Today’s world is one of immediate gratification — and law firm clients are not immune. Although surveys indicate that lawyers still strongly prefer email to text messages, clients often demand immediate responsiveness. As a result, lawyers have found themselves doing what was previously unthinkable: sharing their cell phone numbers, and even texting with clients. While giving in to this urge may satisfy clients in the short term, lawyers should be mindful of the potential pitfalls of texting as they relate to compliance, profitability, and productivity.
For lawyers struggling to meet billable hour requirements, even filing emails with an Outlook add-in can feel like an onerous chore. Properly filing text-based conversations, which are logged chronologically and appear among communications with friend and family, is even more time-consuming and tedious. In order to properly file a text message, one needs to take a screenshot and email it to him or herself — a process that rarely ever takes place. For that reason, most text messages never get filed — which, is likely to result in impaired retrieval of documents, tasks, or client instructions and thereby negatively impact efficiency, project management and discovery needs, and in some of the worst cases, can potentially result in irreparable and costly mistakes.
As clients demand lower rates and greater transparency, texting puts law firms and lawyers at risk of millions of dollars of lost revenue as a result of incomplete billing and non-compliant supporting documentation. Because it is difficult, if not impossible, to accurately account for time spent interacting with text-based communications, lawyers are unlikely to do so — meaning that this revenue is effectively leaked. What’s more, even when timesheets accurately reflect time spent texting, the same clients that insisted on text messaging suddenly balk at the expense, assuming that text messages are quick and therefore free. For lawyers who put a great deal of thought and effort into even the briefest of responses to a client on any channel, this too can result in significant revenue leakage.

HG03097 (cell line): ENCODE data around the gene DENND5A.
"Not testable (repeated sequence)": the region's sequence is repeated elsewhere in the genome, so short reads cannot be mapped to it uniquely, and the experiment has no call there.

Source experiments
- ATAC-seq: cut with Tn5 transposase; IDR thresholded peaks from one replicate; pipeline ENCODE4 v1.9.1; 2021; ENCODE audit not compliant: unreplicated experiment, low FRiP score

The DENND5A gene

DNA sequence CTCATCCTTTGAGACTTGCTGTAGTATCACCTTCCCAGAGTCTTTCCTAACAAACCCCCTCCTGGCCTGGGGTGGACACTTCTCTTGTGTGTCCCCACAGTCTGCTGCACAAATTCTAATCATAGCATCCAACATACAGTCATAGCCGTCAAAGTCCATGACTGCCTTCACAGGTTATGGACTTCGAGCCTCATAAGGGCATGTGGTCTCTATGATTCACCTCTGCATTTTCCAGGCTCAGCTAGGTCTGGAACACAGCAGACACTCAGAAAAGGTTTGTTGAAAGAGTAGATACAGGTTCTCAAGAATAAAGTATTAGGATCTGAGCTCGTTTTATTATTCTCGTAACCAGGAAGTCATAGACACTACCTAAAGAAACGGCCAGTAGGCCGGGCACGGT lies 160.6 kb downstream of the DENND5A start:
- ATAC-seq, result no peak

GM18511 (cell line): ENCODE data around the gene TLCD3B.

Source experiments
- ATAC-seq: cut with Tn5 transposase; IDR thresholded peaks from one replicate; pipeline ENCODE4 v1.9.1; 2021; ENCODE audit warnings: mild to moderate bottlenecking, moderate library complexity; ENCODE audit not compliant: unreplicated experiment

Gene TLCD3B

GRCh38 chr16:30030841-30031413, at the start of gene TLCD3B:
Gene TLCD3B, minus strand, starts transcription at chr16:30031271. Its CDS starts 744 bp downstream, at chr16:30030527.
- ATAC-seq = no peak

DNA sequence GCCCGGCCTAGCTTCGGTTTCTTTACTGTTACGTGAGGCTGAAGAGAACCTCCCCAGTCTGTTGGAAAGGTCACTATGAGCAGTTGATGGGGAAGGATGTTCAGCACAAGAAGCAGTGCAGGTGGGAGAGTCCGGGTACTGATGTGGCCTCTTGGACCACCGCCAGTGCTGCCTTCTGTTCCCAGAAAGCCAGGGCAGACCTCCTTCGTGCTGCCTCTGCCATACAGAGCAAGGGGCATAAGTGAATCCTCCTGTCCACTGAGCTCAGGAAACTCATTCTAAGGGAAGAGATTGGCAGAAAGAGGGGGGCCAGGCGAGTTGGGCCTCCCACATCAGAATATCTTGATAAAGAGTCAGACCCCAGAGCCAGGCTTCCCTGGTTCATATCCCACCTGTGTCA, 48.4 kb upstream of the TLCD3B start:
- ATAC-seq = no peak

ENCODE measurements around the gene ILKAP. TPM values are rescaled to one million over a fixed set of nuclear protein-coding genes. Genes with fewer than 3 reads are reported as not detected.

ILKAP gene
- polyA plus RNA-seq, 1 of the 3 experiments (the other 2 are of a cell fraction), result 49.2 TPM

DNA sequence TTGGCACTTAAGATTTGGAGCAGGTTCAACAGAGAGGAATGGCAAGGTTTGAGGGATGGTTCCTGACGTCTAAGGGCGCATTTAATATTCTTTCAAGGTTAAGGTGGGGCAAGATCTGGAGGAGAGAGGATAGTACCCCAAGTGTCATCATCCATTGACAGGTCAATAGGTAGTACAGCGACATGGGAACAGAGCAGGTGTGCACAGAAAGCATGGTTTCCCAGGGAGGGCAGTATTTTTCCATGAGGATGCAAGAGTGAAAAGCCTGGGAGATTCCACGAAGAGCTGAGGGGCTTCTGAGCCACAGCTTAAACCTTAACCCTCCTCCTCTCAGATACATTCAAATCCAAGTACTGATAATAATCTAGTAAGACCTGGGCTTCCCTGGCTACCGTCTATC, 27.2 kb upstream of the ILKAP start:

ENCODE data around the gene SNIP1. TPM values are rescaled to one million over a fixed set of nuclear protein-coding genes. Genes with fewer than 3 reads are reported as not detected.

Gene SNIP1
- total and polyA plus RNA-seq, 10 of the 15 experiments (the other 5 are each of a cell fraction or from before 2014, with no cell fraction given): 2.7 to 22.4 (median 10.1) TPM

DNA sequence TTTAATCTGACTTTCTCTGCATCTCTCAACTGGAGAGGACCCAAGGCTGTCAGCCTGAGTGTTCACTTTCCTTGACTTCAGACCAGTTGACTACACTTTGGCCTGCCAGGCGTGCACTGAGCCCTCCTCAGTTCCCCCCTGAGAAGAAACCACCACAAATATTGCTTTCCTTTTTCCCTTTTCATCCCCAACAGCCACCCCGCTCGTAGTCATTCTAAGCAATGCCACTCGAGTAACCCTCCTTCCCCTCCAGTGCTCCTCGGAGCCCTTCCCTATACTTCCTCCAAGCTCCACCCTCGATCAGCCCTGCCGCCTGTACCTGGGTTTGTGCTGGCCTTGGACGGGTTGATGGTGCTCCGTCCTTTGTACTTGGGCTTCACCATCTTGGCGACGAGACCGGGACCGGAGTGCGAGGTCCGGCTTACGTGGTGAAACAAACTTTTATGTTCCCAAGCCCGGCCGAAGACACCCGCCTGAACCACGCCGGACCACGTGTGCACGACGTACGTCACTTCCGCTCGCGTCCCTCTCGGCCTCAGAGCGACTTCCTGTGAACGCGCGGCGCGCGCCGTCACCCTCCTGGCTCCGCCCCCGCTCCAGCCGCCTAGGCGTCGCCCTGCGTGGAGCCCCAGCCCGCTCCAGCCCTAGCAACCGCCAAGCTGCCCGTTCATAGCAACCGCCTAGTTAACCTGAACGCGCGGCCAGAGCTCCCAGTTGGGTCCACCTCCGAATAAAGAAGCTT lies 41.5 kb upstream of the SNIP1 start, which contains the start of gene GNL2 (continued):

One of the great ironies of our time is that it has never been easier to work on-the-go, but it has never been harder to get work done. Lawyers are understandably buckling under the pressure to meet billable hour requirements, respond to multiple clients immediately on numerous platforms, and more quickly turn around higher quality work. Being present on multiple communications channels may make you more available, but more channels means more messages — which means more to file, keep track of, and bill, as well as more opportunities for missteps and misunderstandings.
When appropriately used, texting can be an incredibly convenient and time-saving tool. The inherently personal nature of texting can help lawyers build personal connections and trust with clients. Texting can be a great way to congratulate a client, quickly follow-up to confirm receipt of a document, or to let a client know that you’re stuck in traffic and running late to a meeting.
Where texting is less than ideal? The line can be drawn when it comes to discussing strategy or complex legal concepts or transmitting confidential information. And texts are not a replacement for in-person meetings, phone calls, or emails – all channels where misunderstandings are less likely to arise.
Although texting and other messaging services have become the preferred forms of communication in social interactions, email is a more appropriate digital communication channel for lawyers keen on maximizing productivity, efficiency, and value for the below reasons: